This National Historic Landmark protects the site of a Mississippian Period American Indian village that occupied this location on the St. Francis River from A.D. 1000 to 1600. Archeologists have uncovered evidence that Hernando de Soto visited this site in 1541. A visitor center at the site houses artifacts and interesting exhibits.
This plantation produced cotton for nearly a century. The plantation house, a Greek Revival house built in 1859, is the only remaining Arkansas plantation home on the Mississippi River. It serves as a museum telling the story of plantation life in the Mississippi delta.
This local history museum housed in a former library today was founded with the help of Mark Twain. Today it houses American Indian Artifacts, a collection of Thomas Edison’s works, information about the Civil War Battle of Helena and more.
This museum preserves the history and heritage of the 17,000 Japanese Americans who were forcibly evacuated from their homes and interned at camps in Jerome and Rohwer from 1942-45. During the war, more than 8,000 Japanese Americans were interned at this camp, which was surrounded by barbed wire and armed guards. A self-guided walking tour takes visitors along the southern boundary of the original camp.
The Great River Road in Missouri treats travelers to a rich mix of culture and natural heritage. This is the midpoint of the route, and you’ll find a lot to discover, from the roots of Mark Twain to the inspiring sight of an iconic national monument. Here’s a bit of what you’ll find in Missouri.
As Mark Twain once said (according to legend), “The reports of my death are greatly exaggerated.” A prematurely published obituary allegedly triggered Twain’s comment, but it holds true in Hannibal, a place that still celebrates the great American author who was born by the name Samuel Clemens. In Hannibal you can see where Twain lived and learn about his early days at the Mark Twain Boyhood Home & Museum. And, if you’re in town on the Fourth of July, be sure to catch National Tom Sawyer Days, which features a fence-painting competition, a frog jumping contest and a “Tom & Becky” contest.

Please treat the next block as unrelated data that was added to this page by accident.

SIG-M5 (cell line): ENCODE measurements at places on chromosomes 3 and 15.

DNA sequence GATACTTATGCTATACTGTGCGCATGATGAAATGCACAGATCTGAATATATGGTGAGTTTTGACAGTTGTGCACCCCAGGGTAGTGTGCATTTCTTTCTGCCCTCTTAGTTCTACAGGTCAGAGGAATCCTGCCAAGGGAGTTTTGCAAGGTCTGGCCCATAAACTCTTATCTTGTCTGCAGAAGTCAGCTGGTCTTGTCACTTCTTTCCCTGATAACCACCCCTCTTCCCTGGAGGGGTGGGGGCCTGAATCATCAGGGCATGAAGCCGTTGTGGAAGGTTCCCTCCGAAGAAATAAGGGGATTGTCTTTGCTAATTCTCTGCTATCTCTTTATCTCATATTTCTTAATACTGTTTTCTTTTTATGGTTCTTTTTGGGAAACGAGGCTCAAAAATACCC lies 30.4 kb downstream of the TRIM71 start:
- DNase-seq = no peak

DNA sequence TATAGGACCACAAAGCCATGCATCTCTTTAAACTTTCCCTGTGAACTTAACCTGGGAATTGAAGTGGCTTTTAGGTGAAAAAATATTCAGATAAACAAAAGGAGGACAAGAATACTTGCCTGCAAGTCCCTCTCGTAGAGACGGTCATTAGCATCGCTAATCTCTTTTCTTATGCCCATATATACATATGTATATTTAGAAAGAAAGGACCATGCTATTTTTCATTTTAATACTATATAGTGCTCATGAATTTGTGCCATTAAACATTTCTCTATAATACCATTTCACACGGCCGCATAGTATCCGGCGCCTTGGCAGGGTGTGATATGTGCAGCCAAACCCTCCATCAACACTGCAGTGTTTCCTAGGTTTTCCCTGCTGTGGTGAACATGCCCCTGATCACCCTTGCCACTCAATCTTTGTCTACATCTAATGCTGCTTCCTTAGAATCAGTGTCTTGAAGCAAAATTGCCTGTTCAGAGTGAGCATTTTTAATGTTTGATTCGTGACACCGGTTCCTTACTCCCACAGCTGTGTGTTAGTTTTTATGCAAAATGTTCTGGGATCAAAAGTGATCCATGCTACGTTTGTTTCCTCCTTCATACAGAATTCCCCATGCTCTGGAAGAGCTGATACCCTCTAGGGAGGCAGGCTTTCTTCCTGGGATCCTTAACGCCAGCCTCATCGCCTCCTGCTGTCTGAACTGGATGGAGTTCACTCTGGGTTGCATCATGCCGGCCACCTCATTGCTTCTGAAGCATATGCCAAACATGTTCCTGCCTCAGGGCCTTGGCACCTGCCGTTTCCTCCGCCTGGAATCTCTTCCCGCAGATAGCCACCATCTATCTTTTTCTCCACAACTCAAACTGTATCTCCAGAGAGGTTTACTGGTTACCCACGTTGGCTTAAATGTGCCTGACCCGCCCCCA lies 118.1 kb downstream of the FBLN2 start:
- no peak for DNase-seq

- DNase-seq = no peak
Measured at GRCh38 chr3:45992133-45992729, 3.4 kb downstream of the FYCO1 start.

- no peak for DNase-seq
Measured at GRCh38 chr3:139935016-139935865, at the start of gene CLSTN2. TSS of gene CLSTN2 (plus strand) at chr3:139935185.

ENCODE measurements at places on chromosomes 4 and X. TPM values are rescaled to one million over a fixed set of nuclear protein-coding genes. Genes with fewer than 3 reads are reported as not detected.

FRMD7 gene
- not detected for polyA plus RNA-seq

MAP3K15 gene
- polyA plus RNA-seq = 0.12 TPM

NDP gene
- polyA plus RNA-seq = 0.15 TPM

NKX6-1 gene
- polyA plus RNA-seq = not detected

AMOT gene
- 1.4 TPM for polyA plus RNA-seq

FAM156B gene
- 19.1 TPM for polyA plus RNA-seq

An impressive building created for the 1904 World’s Fair, the Saint Louis Art Museum (or SLAM, as it’s affectionately known) houses one of America’s great art museums. It boasts more than 33,000 works, covering everything from ancient Egypt to contemporary American art. It contains at least six pieces (including Max Beckmann and Matisse pieces) that Nazis removed from their own museums because they believed the pieces to be “degenerate”; fortunately they escaped destruction. You can see these impressive pieces and others for free; there is no admission charge for the museum, thanks to a subsidy from a local cultural tax.
You can’t miss the opportunity to travel to the top of St. Louis’ Gateway Arch when you’re in town. A trip to the top of the 630-foot architectural wonder will put you at the highest point in downtown St. Louis, and, if it’s a clear day, you’ll be rewarded with a breathtaking view. (Be sure to take in the exhibits at the Arch to learn more about the history of St. Louis and the Arch itself, too.)